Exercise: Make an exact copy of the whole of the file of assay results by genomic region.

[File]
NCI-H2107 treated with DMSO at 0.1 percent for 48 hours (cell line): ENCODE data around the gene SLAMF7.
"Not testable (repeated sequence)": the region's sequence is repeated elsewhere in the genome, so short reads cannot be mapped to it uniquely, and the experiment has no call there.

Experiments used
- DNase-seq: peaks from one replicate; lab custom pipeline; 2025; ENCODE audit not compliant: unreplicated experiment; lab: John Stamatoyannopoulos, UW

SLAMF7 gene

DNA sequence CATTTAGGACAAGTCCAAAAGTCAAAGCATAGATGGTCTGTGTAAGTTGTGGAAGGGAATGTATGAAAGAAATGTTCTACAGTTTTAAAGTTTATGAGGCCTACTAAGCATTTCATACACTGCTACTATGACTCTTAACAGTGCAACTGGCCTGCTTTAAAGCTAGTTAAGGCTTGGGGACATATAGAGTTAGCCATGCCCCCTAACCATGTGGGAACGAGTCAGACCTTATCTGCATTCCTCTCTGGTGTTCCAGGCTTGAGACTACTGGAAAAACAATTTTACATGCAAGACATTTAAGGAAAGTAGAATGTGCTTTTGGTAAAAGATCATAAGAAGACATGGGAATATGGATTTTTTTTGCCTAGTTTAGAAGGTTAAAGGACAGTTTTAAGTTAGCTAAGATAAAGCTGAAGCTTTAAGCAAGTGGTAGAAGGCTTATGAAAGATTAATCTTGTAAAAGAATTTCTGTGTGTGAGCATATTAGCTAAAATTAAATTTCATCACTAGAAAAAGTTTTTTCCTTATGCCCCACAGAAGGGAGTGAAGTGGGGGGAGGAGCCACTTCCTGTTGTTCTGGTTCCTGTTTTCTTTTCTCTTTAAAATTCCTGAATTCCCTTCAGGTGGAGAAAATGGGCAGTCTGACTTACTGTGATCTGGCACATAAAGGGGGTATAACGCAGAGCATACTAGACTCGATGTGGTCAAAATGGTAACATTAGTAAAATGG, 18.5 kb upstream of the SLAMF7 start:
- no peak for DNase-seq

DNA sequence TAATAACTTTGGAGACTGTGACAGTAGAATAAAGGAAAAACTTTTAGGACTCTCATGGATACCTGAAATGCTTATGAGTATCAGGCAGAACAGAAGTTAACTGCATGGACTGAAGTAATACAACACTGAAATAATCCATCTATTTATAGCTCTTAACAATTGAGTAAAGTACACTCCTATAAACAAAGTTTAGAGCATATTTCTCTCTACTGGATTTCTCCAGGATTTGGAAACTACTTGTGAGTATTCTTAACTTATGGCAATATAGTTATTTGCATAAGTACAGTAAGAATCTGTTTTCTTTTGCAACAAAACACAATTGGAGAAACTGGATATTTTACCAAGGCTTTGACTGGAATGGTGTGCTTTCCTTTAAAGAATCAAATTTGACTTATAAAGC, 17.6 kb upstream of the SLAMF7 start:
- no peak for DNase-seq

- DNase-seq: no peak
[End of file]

NCI-H2107 treated with DMSO at 0.1 percent for 48 hours (cell line): ENCODE data around the gene SLAMF7.
"Not testable (repeated sequence)": the region's sequence is repeated elsewhere in the genome, so short reads cannot be mapped to it uniquely, and the experiment has no call there.

Experiments used
- DNase-seq: peaks from one replicate; lab custom pipeline; 2025; ENCODE audit not compliant: unreplicated experiment; lab: John Stamatoyannopoulos, UW

SLAMF7 gene

DNA sequence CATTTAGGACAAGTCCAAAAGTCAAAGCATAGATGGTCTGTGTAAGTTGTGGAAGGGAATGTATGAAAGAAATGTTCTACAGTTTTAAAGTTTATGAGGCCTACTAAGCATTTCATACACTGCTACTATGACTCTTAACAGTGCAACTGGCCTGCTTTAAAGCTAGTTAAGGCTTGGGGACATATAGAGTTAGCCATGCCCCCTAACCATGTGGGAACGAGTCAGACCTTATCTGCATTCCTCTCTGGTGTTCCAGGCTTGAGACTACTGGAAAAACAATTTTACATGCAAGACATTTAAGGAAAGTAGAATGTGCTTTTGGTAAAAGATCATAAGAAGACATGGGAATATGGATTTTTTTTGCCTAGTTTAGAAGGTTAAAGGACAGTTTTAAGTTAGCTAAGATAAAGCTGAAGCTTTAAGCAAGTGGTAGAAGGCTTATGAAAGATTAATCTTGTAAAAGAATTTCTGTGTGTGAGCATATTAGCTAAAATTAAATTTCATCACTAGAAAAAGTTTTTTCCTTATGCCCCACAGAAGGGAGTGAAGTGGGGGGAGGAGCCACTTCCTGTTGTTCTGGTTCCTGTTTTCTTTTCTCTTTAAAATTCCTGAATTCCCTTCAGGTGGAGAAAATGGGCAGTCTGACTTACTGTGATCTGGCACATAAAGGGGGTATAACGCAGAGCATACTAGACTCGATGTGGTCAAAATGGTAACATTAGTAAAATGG, 18.5 kb upstream of the SLAMF7 start:
- no peak for DNase-seq

DNA sequence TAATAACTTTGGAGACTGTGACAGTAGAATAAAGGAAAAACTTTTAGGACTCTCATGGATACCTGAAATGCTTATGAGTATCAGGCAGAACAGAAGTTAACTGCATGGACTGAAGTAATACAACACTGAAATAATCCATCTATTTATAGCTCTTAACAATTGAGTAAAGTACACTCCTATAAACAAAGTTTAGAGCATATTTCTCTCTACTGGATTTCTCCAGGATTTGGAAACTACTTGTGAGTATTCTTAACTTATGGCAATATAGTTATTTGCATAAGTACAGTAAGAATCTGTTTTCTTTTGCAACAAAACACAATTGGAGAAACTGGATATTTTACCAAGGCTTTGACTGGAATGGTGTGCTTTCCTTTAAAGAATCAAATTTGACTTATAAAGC, 17.6 kb upstream of the SLAMF7 start:
- no peak for DNase-seq

- DNase-seq: no peak